At the time of writing the average rainfall in Malta from 1st September 2014 to date is recorded at 442.4 mm. The actual rainfall varies from a high of 529.6mm recorded at Selmun to a low of 373.7mm noted at Valletta. With still some months to go, it seems that precipitation in the Maltese islands during the current year will shortly exceed the average annual precipitation of 553.12mm, computed by Charles Galdies in his National Statistics Office publication entitled The Climate of Malta: statistics, trends and analysis 1951-2010. It will however be far short of 955.62mm, the maximum recorded precipitation in Malta which was recorded at Luqa Airport in 1951.

Since 1880, legislation in Malta has specifically provided for the construction of water cisterns in buildings, primarily residential ones. The dimensions of these water cisterns varied over time. Originally they were related to the floor area of the residential building. Recently, the required volume was reduced to be related to the footprint of the building.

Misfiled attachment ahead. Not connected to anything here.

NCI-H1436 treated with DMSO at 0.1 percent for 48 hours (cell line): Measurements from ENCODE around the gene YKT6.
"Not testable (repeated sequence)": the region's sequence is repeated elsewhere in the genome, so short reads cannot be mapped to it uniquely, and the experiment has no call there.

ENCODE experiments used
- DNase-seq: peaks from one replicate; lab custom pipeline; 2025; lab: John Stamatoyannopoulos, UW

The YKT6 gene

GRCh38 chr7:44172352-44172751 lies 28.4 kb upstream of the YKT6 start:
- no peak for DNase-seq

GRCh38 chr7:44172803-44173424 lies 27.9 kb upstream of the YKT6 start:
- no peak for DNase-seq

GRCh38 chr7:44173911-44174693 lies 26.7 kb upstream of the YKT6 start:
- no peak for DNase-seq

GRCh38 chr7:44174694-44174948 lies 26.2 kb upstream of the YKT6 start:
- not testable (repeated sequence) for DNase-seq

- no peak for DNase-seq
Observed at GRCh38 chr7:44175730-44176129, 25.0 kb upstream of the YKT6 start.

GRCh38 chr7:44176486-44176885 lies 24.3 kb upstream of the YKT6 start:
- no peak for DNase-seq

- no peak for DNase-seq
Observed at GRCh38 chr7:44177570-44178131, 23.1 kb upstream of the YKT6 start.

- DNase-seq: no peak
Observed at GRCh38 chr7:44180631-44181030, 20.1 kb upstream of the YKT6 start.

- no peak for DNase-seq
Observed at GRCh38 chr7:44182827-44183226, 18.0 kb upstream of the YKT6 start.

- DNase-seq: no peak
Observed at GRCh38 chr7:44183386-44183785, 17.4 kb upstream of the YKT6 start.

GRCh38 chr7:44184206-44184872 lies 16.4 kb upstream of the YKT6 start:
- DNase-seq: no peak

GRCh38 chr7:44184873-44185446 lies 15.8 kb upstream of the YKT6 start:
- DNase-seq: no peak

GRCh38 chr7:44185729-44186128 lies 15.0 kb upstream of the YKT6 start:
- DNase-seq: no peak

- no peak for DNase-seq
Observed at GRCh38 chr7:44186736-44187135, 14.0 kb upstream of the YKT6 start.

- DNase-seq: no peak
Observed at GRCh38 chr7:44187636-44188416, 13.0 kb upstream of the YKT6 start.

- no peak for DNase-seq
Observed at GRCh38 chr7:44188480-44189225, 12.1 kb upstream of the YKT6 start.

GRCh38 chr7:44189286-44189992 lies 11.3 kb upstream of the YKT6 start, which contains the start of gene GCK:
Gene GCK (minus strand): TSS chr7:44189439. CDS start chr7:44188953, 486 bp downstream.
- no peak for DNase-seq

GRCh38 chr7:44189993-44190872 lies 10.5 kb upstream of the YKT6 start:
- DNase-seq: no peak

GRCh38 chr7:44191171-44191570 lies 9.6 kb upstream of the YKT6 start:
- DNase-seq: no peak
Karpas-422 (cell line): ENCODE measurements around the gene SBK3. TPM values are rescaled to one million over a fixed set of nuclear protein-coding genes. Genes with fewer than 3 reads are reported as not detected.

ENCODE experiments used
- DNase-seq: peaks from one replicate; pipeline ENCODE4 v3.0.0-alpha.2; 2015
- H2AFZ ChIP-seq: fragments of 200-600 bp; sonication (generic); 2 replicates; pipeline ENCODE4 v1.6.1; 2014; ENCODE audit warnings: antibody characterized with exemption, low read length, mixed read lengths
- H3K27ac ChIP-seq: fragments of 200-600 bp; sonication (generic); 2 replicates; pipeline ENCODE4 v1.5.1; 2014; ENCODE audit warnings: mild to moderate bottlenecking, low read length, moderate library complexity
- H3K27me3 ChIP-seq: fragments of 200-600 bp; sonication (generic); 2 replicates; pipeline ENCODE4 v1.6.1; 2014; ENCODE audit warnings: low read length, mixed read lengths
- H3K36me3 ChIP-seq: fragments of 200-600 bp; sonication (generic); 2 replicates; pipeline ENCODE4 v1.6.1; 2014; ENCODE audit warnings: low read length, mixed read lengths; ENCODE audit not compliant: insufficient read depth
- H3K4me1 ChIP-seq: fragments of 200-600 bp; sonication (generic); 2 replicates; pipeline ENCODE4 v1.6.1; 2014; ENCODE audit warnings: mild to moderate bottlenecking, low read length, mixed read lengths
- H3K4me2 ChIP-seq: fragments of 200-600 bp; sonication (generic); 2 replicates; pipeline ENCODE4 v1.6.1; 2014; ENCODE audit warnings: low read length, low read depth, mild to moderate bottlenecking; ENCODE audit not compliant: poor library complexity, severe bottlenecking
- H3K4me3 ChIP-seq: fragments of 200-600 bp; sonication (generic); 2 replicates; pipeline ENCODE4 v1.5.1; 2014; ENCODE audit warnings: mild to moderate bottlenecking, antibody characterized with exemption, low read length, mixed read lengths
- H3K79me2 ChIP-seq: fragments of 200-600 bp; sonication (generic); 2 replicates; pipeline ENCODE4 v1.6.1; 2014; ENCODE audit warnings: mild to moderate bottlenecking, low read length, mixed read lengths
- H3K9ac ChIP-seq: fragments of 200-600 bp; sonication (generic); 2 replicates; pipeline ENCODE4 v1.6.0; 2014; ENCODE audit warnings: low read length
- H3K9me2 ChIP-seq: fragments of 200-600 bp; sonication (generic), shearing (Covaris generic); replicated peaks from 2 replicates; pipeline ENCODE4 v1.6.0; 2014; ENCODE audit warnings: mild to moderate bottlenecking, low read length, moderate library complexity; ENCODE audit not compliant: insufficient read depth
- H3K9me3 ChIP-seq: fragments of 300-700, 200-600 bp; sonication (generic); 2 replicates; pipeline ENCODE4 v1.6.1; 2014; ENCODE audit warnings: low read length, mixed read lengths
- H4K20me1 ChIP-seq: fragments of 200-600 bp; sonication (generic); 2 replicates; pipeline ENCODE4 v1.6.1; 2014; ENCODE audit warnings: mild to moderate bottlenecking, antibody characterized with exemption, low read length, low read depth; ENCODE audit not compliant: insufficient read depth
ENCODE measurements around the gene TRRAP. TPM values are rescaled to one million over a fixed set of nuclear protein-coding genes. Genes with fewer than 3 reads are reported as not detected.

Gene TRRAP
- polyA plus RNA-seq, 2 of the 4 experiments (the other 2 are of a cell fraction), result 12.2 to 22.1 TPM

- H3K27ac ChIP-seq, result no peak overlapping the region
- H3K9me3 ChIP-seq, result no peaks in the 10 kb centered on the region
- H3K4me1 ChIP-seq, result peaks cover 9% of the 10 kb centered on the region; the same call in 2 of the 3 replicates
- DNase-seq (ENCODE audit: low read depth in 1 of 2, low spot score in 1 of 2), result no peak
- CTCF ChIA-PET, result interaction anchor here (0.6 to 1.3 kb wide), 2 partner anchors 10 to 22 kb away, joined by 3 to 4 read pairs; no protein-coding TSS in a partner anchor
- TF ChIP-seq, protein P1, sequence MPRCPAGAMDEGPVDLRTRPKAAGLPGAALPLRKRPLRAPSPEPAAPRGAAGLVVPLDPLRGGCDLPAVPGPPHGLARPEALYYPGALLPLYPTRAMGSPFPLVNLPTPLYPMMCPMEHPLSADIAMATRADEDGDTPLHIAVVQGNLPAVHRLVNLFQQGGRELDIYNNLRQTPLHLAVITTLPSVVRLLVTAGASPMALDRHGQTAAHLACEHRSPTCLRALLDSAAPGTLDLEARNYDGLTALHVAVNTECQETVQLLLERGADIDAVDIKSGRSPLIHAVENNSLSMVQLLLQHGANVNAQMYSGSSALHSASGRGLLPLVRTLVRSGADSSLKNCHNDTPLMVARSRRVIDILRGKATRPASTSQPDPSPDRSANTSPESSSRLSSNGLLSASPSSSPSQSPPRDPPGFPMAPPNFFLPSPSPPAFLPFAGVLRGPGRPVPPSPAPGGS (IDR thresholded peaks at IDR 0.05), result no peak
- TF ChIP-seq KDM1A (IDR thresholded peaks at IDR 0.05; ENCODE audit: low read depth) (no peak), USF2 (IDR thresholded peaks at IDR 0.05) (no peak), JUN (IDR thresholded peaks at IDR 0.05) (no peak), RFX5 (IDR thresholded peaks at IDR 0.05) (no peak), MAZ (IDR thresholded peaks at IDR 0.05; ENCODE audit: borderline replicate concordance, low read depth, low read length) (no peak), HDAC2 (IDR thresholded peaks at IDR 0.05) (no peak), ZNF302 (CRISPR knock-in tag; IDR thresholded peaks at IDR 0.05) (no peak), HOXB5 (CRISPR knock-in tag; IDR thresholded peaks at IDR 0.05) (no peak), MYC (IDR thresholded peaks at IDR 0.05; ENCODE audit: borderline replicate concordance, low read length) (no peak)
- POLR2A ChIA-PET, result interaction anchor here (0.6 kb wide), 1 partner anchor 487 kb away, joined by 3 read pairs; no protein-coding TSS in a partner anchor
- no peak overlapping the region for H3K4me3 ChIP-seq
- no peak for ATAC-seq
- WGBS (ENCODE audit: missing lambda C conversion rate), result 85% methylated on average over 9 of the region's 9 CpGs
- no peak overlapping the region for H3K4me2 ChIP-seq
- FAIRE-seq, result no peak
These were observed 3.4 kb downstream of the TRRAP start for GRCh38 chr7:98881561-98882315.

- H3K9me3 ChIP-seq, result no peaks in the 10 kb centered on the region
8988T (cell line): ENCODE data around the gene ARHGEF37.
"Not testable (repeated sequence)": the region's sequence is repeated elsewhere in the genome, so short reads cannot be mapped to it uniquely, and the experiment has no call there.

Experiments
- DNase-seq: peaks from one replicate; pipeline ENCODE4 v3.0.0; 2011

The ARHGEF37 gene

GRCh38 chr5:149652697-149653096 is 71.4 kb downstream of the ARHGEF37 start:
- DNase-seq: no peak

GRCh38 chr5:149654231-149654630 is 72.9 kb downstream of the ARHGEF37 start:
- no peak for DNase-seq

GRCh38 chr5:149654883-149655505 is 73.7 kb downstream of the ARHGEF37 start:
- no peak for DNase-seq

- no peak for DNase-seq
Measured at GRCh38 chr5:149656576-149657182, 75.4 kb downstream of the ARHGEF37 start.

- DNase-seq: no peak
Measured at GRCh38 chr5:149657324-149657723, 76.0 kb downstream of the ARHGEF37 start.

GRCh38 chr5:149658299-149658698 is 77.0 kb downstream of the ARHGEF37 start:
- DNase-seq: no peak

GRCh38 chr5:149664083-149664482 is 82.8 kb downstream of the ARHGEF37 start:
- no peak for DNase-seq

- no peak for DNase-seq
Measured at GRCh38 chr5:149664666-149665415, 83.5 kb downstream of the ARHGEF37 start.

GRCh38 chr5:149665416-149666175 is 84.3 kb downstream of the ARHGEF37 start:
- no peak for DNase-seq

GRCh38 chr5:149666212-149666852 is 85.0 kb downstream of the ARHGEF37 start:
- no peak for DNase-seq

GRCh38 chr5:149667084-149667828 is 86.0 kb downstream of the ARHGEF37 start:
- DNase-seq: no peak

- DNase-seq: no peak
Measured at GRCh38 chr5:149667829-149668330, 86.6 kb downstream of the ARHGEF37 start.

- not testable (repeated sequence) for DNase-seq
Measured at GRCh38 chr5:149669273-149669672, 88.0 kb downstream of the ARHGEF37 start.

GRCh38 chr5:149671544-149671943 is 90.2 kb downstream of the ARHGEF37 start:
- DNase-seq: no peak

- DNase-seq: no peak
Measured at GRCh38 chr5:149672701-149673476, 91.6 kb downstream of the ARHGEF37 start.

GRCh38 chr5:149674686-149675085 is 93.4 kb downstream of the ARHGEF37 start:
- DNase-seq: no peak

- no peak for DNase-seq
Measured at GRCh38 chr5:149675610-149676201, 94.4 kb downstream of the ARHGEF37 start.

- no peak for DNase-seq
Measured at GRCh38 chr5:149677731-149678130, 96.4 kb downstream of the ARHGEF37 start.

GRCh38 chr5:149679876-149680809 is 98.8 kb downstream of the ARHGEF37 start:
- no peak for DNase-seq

These regulatory provisions are however more honoured in the breach, even when reduced. This is not a recent phenomenon. Regulatory control in Malta has been in decline since the 1960s building boom.

Instead of being collected in rainwater cisterns, in an ever increasing number of cases, rainwater is discharged directly onto our roads, or else into the public sewers. As a result, navigating some of our roads during or immediately after heavy rainfall is a dangerous exercise.

This is a case of water literally going down the drain. Large volumes of storm water, which can be utilised for various purposes, are being wasted. Much has been written about the potential use of harvested rainwater. Its use domestically can substantially reduce water bills.